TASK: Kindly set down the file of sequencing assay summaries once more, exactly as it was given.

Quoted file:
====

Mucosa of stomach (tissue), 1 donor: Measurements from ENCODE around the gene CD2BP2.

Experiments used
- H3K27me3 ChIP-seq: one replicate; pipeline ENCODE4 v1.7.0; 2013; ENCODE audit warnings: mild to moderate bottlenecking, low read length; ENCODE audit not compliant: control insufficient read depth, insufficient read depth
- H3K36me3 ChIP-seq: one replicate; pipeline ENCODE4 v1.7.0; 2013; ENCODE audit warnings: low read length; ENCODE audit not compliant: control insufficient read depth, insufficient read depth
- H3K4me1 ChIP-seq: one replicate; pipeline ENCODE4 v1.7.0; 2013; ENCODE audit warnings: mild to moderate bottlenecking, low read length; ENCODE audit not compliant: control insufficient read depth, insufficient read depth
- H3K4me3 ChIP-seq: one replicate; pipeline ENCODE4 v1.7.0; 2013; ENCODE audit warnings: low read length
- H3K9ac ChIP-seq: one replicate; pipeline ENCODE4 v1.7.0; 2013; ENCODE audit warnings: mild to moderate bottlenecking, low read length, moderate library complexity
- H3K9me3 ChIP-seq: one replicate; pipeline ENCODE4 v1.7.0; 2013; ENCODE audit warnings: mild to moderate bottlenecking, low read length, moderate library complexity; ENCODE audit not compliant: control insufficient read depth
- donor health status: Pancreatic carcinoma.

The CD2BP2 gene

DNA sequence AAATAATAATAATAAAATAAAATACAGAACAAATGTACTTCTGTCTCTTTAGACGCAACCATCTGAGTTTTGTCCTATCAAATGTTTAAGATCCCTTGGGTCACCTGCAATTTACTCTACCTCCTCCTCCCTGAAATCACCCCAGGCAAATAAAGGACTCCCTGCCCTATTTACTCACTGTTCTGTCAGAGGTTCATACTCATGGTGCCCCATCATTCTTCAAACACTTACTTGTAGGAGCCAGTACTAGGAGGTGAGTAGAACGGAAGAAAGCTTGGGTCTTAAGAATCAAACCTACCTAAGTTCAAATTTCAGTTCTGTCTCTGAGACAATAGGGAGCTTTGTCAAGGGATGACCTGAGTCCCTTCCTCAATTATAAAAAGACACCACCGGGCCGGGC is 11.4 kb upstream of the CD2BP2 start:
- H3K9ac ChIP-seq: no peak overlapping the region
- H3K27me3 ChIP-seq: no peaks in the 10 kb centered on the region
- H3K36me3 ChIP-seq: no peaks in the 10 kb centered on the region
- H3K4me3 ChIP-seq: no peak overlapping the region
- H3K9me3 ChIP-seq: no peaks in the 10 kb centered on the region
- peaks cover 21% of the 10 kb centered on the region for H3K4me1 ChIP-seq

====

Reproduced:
Mucosa of stomach (tissue), 1 donor: Measurements from ENCODE around the gene CD2BP2.

Experiments used
- H3K27me3 ChIP-seq: one replicate; pipeline ENCODE4 v1.7.0; 2013; ENCODE audit warnings: mild to moderate bottlenecking, low read length; ENCODE audit not compliant: control insufficient read depth, insufficient read depth
- H3K36me3 ChIP-seq: one replicate; pipeline ENCODE4 v1.7.0; 2013; ENCODE audit warnings: low read length; ENCODE audit not compliant: control insufficient read depth, insufficient read depth
- H3K4me1 ChIP-seq: one replicate; pipeline ENCODE4 v1.7.0; 2013; ENCODE audit warnings: mild to moderate bottlenecking, low read length; ENCODE audit not compliant: control insufficient read depth, insufficient read depth
- H3K4me3 ChIP-seq: one replicate; pipeline ENCODE4 v1.7.0; 2013; ENCODE audit warnings: low read length
- H3K9ac ChIP-seq: one replicate; pipeline ENCODE4 v1.7.0; 2013; ENCODE audit warnings: mild to moderate bottlenecking, low read length, moderate library complexity
- H3K9me3 ChIP-seq: one replicate; pipeline ENCODE4 v1.7.0; 2013; ENCODE audit warnings: mild to moderate bottlenecking, low read length, moderate library complexity; ENCODE audit not compliant: control insufficient read depth
- donor health status: Pancreatic carcinoma.

The CD2BP2 gene

DNA sequence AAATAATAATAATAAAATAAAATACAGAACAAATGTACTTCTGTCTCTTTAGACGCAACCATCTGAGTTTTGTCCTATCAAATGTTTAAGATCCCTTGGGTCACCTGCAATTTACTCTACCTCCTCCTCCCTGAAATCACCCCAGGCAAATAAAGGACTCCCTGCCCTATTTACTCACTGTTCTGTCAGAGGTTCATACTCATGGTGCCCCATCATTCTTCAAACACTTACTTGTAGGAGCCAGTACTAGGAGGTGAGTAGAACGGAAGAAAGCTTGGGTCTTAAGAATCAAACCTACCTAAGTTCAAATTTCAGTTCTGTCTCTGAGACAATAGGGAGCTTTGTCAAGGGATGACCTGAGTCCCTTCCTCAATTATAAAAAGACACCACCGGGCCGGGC is 11.4 kb upstream of the CD2BP2 start:
- H3K9ac ChIP-seq: no peak overlapping the region
- H3K27me3 ChIP-seq: no peaks in the 10 kb centered on the region
- H3K36me3 ChIP-seq: no peaks in the 10 kb centered on the region
- H3K4me3 ChIP-seq: no peak overlapping the region
- H3K9me3 ChIP-seq: no peaks in the 10 kb centered on the region
- peaks cover 21% of the 10 kb centered on the region for H3K4me1 ChIP-seq